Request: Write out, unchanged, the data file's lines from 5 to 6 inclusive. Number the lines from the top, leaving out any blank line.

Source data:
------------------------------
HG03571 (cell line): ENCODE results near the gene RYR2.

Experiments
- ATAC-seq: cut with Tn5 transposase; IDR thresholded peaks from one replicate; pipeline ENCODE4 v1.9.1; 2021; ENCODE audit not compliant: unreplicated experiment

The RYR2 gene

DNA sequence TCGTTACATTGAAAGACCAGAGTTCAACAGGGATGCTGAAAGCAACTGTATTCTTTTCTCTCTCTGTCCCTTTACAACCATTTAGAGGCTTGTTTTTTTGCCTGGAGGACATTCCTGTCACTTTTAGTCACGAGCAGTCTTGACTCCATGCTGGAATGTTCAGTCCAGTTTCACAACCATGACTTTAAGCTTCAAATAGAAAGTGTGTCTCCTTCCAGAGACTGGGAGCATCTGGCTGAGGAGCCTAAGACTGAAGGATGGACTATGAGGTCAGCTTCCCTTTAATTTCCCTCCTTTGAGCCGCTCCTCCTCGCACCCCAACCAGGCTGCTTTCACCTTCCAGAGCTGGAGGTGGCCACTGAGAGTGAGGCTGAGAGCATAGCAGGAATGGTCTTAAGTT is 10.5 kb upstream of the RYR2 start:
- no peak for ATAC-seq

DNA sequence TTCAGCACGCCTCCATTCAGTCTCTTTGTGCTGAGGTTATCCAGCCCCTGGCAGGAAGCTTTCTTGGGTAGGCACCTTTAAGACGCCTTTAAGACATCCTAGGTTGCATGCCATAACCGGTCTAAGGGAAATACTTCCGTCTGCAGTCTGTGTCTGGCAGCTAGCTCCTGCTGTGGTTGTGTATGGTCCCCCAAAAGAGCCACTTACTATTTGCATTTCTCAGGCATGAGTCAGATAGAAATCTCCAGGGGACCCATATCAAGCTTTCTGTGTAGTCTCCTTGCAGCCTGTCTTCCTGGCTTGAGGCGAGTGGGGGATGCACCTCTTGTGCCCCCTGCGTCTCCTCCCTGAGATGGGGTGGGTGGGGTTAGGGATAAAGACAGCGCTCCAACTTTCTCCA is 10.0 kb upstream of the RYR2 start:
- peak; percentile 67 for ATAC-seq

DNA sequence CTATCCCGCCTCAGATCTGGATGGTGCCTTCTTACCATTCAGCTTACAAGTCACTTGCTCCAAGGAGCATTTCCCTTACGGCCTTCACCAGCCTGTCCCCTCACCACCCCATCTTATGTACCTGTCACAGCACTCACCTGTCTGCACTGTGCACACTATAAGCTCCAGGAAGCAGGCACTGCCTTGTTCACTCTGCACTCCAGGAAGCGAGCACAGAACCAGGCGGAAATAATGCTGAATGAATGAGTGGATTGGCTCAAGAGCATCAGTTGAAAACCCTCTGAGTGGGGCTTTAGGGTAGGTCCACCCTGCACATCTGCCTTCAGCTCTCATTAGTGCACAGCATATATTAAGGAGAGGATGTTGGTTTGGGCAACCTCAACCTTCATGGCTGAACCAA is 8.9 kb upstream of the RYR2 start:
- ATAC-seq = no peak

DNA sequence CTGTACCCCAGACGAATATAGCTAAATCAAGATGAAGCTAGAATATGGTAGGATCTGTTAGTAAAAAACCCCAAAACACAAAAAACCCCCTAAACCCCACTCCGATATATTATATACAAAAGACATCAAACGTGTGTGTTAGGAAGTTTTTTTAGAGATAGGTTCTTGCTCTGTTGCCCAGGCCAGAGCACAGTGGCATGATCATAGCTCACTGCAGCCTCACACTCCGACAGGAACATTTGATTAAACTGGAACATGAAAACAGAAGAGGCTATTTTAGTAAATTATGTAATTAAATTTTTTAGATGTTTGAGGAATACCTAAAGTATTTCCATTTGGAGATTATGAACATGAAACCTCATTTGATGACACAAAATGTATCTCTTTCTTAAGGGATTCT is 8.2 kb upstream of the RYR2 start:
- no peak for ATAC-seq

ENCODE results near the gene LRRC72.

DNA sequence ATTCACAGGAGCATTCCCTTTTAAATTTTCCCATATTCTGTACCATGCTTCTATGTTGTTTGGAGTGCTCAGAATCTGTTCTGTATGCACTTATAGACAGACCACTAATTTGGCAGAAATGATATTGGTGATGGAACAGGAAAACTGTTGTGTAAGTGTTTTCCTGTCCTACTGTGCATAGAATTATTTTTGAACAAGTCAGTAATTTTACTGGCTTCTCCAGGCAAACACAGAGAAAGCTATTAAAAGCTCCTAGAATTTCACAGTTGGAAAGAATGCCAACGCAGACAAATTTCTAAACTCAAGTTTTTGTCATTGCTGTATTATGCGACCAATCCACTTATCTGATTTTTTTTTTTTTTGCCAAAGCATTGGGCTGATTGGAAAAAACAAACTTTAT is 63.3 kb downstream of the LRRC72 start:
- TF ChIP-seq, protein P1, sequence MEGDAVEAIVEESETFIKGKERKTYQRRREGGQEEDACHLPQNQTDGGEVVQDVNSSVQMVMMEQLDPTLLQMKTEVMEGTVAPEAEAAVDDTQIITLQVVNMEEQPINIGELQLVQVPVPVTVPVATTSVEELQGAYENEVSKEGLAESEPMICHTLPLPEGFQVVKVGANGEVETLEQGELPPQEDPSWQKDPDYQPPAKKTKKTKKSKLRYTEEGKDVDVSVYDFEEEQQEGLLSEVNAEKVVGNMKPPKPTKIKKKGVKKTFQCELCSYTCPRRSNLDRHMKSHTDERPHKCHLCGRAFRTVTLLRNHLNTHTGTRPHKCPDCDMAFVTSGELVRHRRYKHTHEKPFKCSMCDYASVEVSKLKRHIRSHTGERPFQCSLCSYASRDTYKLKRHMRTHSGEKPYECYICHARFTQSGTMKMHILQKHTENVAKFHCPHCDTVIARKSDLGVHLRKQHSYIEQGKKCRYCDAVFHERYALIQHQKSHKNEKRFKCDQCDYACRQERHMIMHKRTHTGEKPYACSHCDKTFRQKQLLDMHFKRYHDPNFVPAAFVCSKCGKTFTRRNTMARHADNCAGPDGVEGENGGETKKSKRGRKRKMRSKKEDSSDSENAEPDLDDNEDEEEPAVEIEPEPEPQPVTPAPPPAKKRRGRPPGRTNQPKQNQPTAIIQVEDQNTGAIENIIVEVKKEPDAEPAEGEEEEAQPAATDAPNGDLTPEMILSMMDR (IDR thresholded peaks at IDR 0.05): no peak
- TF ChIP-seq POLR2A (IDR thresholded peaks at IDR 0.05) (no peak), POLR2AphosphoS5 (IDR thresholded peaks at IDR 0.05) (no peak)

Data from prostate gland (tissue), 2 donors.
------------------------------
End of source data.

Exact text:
DNA sequence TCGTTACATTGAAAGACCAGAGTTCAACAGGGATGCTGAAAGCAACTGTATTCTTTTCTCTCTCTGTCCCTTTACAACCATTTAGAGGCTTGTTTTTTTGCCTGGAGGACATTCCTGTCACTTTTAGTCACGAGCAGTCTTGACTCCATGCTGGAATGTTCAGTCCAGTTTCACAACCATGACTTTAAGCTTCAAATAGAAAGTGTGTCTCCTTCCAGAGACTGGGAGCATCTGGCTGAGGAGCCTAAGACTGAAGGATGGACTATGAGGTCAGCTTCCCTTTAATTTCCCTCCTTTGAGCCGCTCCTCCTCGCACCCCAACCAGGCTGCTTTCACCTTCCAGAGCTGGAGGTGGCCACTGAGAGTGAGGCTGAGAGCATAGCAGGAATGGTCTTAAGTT is 10.5 kb upstream of the RYR2 start:
- no peak for ATAC-seq